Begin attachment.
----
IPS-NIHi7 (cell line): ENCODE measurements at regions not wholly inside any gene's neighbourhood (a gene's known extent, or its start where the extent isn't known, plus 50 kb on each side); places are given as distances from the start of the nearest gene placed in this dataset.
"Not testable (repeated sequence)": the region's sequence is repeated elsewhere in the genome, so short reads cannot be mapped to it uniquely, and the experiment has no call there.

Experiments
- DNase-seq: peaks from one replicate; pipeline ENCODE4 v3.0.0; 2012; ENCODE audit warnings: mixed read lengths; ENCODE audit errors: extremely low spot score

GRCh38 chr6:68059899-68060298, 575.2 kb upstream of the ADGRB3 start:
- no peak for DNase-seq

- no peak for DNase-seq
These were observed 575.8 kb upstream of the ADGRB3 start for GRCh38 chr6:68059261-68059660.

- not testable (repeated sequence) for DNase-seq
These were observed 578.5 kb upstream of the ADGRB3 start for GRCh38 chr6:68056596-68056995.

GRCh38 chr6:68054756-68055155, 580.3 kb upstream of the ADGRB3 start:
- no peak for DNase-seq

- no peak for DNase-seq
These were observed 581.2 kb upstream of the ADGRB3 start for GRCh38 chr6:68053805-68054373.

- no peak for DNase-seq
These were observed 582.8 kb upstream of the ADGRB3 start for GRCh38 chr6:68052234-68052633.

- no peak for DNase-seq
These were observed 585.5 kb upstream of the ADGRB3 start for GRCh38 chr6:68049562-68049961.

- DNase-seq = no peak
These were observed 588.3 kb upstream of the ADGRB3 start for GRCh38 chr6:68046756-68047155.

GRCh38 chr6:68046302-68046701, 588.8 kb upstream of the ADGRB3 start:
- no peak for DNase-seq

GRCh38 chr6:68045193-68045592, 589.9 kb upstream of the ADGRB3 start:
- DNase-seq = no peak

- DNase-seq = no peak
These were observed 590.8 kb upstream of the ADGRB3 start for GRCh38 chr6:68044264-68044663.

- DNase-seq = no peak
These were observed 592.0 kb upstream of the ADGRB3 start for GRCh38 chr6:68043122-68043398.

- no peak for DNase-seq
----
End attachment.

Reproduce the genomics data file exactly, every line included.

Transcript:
IPS-NIHi7 (cell line): ENCODE measurements at regions not wholly inside any gene's neighbourhood (a gene's known extent, or its start where the extent isn't known, plus 50 kb on each side); places are given as distances from the start of the nearest gene placed in this dataset.
"Not testable (repeated sequence)": the region's sequence is repeated elsewhere in the genome, so short reads cannot be mapped to it uniquely, and the experiment has no call there.

Experiments
- DNase-seq: peaks from one replicate; pipeline ENCODE4 v3.0.0; 2012; ENCODE audit warnings: mixed read lengths; ENCODE audit errors: extremely low spot score

GRCh38 chr6:68059899-68060298, 575.2 kb upstream of the ADGRB3 start:
- no peak for DNase-seq

- no peak for DNase-seq
These were observed 575.8 kb upstream of the ADGRB3 start for GRCh38 chr6:68059261-68059660.

- not testable (repeated sequence) for DNase-seq
These were observed 578.5 kb upstream of the ADGRB3 start for GRCh38 chr6:68056596-68056995.

GRCh38 chr6:68054756-68055155, 580.3 kb upstream of the ADGRB3 start:
- no peak for DNase-seq

- no peak for DNase-seq
These were observed 581.2 kb upstream of the ADGRB3 start for GRCh38 chr6:68053805-68054373.

- no peak for DNase-seq
These were observed 582.8 kb upstream of the ADGRB3 start for GRCh38 chr6:68052234-68052633.

- no peak for DNase-seq
These were observed 585.5 kb upstream of the ADGRB3 start for GRCh38 chr6:68049562-68049961.

- DNase-seq = no peak
These were observed 588.3 kb upstream of the ADGRB3 start for GRCh38 chr6:68046756-68047155.

GRCh38 chr6:68046302-68046701, 588.8 kb upstream of the ADGRB3 start:
- no peak for DNase-seq

GRCh38 chr6:68045193-68045592, 589.9 kb upstream of the ADGRB3 start:
- DNase-seq = no peak

- DNase-seq = no peak
These were observed 590.8 kb upstream of the ADGRB3 start for GRCh38 chr6:68044264-68044663.

- DNase-seq = no peak
These were observed 592.0 kb upstream of the ADGRB3 start for GRCh38 chr6:68043122-68043398.

- no peak for DNase-seq